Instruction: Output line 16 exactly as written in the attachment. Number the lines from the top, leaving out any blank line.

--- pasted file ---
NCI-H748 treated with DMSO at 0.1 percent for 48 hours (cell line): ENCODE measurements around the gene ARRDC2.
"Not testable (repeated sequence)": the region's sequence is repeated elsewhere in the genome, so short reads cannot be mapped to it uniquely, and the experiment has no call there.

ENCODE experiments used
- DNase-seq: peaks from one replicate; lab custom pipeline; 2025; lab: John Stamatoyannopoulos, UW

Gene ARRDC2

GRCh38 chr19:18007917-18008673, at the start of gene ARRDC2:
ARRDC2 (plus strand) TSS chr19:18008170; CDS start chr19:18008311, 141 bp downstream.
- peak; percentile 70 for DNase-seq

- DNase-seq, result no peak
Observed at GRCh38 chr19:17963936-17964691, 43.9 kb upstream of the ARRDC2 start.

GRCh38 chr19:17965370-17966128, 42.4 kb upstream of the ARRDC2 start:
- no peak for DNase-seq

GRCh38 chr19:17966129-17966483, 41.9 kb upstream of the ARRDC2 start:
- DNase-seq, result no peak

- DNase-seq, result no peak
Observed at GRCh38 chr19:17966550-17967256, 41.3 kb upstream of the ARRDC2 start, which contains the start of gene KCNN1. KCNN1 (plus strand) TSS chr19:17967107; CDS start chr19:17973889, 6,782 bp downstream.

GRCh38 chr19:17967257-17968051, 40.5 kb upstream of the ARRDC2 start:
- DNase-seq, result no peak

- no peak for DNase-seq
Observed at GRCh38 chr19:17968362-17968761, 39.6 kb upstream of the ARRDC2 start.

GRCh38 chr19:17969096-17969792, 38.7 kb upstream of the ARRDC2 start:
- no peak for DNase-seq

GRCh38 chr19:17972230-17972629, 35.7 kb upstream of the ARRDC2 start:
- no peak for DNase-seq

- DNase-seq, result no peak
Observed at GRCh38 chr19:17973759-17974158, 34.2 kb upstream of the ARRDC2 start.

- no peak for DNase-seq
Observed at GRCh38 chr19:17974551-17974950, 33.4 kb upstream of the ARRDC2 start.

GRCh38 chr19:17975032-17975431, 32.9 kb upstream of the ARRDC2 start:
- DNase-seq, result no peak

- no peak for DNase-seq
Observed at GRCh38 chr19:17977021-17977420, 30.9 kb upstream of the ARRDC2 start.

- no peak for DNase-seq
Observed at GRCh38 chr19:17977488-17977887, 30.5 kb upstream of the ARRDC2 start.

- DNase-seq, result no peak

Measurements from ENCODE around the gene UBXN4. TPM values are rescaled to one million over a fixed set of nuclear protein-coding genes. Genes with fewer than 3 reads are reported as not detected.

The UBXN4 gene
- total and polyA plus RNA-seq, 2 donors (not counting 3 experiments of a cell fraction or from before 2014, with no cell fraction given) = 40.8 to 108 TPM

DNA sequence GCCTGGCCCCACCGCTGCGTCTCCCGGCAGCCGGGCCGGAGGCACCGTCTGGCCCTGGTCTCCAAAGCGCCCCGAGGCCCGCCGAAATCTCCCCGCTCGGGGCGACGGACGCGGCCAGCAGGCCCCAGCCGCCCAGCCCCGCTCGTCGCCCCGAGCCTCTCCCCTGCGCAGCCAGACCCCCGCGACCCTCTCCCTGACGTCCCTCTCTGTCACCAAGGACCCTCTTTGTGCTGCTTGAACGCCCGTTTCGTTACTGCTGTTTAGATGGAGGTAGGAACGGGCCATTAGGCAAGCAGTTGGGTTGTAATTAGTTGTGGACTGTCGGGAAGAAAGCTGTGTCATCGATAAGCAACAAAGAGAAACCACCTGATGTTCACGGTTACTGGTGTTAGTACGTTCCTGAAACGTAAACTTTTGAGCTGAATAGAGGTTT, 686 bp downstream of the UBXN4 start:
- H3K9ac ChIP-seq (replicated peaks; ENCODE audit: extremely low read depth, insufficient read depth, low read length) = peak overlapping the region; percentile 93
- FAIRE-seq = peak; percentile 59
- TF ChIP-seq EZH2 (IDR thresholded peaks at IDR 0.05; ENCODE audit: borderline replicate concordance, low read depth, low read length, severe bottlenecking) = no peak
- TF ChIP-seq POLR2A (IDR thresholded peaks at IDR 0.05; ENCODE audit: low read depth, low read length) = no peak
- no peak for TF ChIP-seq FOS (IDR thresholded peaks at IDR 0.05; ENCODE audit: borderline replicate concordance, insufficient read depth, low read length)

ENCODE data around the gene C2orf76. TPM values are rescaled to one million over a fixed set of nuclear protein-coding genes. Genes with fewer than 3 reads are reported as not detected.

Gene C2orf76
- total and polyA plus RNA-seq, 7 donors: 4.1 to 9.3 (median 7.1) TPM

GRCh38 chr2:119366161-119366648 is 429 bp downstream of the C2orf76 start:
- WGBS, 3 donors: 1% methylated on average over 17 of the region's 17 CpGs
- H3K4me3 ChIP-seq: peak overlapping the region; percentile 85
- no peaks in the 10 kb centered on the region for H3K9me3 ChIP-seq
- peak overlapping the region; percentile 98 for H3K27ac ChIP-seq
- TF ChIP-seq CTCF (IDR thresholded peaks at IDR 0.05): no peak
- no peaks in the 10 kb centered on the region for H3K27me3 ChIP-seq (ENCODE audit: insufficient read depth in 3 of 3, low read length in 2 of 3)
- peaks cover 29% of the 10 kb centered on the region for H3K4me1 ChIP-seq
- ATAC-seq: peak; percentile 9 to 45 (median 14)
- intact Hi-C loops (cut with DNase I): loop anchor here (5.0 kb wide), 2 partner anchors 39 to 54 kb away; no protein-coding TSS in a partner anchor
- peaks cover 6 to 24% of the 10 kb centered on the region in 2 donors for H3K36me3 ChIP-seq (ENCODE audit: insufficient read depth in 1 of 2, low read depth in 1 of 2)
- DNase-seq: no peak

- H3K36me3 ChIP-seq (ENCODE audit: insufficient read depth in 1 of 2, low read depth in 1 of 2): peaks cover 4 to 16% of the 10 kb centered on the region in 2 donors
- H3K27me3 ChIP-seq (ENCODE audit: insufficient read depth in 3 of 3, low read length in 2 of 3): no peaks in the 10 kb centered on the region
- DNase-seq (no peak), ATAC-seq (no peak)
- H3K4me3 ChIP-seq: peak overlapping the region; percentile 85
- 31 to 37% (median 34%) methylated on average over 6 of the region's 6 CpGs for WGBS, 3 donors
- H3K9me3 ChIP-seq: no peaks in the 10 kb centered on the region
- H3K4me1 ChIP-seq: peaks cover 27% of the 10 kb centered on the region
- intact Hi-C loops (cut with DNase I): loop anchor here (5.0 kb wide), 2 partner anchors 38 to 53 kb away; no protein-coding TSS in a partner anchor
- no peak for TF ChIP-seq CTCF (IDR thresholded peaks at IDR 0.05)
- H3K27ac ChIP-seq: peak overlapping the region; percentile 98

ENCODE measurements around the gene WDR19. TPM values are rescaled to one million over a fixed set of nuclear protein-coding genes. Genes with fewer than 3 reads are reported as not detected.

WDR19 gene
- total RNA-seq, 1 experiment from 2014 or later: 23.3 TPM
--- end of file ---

Observed at GRCh38 chr19:17966550-17967256, 41.3 kb upstream of the ARRDC2 start, which contains the start of gene KCNN1. KCNN1 (plus strand) TSS chr19:17967107; CDS start chr19:17973889, 6,782 bp downstream.